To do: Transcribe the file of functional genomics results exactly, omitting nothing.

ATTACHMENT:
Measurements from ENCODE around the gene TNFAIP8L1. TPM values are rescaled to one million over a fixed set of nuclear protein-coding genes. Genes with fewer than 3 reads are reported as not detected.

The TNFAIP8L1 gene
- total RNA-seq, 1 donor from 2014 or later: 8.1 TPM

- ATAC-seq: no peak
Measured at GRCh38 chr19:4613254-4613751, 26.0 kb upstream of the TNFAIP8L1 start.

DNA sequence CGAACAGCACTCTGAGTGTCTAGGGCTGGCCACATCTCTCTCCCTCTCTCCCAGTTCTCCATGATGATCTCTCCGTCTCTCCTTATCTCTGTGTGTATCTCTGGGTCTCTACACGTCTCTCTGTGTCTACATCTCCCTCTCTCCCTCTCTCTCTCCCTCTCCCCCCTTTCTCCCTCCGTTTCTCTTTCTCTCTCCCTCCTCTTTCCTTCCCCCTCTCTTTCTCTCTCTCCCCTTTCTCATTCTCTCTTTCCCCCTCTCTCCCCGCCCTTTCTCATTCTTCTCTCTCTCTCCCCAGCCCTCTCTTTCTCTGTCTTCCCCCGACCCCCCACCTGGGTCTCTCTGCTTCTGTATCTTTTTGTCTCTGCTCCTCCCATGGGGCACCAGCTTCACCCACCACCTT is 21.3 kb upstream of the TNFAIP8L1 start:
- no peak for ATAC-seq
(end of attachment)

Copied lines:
Measurements from ENCODE around the gene TNFAIP8L1. TPM values are rescaled to one million over a fixed set of nuclear protein-coding genes. Genes with fewer than 3 reads are reported as not detected.

The TNFAIP8L1 gene
- total RNA-seq, 1 donor from 2014 or later: 8.1 TPM

- ATAC-seq: no peak
Measured at GRCh38 chr19:4613254-4613751, 26.0 kb upstream of the TNFAIP8L1 start.

DNA sequence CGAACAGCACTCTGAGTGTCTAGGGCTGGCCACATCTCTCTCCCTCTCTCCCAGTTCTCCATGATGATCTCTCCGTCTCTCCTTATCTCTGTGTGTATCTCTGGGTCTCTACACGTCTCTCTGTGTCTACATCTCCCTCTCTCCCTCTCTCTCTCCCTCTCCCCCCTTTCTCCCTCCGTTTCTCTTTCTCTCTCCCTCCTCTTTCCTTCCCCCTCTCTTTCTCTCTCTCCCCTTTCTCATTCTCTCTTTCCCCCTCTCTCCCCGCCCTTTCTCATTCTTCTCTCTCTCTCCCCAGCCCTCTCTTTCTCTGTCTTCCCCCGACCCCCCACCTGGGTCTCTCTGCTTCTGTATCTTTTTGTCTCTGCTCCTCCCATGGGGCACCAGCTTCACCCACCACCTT is 21.3 kb upstream of the TNFAIP8L1 start:
- no peak for ATAC-seq